It doesn't do a perfect job, and I believe it is not quite as strong as the original plastic, but it is hard to see where the cracks or holes were and if you spend a little time over it I think it can look quite good.


  • Alc and twostep have said thanks

#11 MFDAC OFFLINE  

MFDAC

    Only member from Western South Dakota!

  • Senior Member
  • -GTt Supporter-
  • Member No: 5815
  • 2,034 Thanks
  • 1,127 posts
  • Location: East of Rapid City, SD in Rapid Valley

Posted June 05, 2013 - 09:19 PM

 

I just pulled my SW off my MF12 as part of my restore. I want to fix these cracks. The SW is solid & doesn't flex at all. I'm thinking maybe using JB Weld mixed a little thin or heated slightly to get deep into the cracks. Any other ideas? Thanks

 
Hi Sawdust, I had to do an extensive repair to my MF12 steering wheel, but it is a 1975 and had the rubberish coated one so can't help there. What I my be able to help with is the wheel of my '55 GMC I repaired last January. I was in a hurry as the truck had to get out of the shop so it was a quickie, and maybe I will re-do it later, maybe not!-LOL

When I was sanding the steering wheel down to fill the cracks and paint, I recognized the smell, but still don't know what to call that plastic or resin. The smell was the same as when I would drill a bowling ball when I worked an a bowling alley as a kid.

Anyway, I just used standard JB weld like you were thinking, no heat or thinning. I just tried to press it into the cracks like greasing a wheel bearing till it started flowing out of other parts of the crack and let it overfill some.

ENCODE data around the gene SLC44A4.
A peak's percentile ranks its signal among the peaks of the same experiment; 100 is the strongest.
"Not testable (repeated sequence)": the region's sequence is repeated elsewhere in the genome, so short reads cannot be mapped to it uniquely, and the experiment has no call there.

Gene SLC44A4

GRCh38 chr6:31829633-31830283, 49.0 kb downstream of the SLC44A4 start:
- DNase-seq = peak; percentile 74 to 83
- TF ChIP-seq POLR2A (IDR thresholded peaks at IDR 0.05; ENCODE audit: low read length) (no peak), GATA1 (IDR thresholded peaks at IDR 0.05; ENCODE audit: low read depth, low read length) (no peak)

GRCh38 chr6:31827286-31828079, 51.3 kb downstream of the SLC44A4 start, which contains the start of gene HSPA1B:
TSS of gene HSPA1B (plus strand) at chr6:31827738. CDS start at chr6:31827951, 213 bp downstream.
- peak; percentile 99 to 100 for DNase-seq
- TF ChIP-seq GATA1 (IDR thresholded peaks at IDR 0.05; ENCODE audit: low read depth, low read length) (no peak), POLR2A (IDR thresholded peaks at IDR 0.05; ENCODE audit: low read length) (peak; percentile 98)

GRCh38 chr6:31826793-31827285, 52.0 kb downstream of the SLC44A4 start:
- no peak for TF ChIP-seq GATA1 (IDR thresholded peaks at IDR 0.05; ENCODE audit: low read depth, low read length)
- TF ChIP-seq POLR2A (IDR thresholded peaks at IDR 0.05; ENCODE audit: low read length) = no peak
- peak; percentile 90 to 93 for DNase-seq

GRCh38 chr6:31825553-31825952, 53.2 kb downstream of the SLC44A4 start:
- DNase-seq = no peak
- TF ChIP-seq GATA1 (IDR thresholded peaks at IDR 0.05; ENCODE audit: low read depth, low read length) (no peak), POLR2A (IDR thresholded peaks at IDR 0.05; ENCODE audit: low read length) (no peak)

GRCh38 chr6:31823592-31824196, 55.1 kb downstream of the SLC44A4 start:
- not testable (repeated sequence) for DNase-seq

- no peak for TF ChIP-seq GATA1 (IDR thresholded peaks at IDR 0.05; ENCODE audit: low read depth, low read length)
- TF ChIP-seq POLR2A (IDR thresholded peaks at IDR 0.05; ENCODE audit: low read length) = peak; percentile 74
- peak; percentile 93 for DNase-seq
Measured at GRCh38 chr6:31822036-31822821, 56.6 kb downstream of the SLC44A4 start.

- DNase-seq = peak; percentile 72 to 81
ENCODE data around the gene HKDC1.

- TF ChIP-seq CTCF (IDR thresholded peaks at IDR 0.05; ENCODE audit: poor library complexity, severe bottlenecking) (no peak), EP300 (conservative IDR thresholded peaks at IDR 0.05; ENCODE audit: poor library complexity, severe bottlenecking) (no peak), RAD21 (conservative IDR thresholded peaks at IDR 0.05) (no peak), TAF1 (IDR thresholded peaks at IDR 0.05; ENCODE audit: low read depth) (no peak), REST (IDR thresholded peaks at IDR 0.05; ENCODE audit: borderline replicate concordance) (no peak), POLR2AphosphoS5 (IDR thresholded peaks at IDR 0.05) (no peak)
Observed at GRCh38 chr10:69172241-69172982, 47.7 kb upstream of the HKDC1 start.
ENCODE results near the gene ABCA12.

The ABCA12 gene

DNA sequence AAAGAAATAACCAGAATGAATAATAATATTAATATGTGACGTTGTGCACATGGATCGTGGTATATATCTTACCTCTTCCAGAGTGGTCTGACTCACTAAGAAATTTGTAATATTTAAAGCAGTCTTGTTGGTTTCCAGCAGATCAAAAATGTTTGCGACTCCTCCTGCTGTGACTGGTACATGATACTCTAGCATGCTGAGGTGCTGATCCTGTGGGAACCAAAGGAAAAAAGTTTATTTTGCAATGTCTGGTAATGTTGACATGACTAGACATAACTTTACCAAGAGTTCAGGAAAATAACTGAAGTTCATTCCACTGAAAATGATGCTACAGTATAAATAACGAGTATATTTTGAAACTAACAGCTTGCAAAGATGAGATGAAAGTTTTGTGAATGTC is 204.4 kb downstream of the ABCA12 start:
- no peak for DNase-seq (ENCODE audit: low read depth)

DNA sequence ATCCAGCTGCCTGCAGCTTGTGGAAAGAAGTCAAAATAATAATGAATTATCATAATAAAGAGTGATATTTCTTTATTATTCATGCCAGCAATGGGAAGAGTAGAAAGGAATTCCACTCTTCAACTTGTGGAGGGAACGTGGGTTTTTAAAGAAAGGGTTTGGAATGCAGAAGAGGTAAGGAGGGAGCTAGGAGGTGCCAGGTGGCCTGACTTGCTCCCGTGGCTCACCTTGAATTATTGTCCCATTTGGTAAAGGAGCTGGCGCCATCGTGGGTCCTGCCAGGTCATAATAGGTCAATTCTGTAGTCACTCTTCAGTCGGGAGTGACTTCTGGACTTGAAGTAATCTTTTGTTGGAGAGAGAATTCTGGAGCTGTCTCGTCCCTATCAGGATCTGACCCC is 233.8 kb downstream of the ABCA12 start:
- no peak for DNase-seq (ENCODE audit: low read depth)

I drive it almost every day and it still looks the same but it wasn't a perfect resto anyway.

Here are some pics, before during and after.

Later---DAC

Attached Thumbnails

  • 1955 GMC 001.jpg
  • dash dent and paint work 033.jpg
  • dash dent and paint work 041.jpg
  • dash dent and paint work 047.jpg

  • olcowhand, MH81, Alc and 2 others have said thanks

#12 Sawdust OFFLINE  

Sawdust
  • Senior Member
  • Member No: 36549
  • 4,523 Thanks
  • 2,831 posts
  • Location: Butler, Kentucky

Posted June 06, 2013 - 09:42 PM

 
 
Hi Sawdust, I had to do an extensive repair to my MF12 steering wheel, but it is a 1975 and had the rubberish coated one so can't help there. What I my be able to help with is the wheel of my '55 GMC I repaired last January. I was in a hurry as the truck had to get out of the shop so it was a quickie, and maybe I will re-do it later, maybe not!-LOL

When I was sanding the steering wheel down to fill the cracks and paint, I recognized the smell, but still don't know what to call that plastic or resin. The smell was the same as when I would drill a bowling ball when I worked an a bowling alley as a kid.

Anyway, I just used standard JB weld like you were thinking, no heat or thinning. I just tried to press it into the cracks like greasing a wheel bearing till it started flowing out of other parts of the crack and let it overfill some.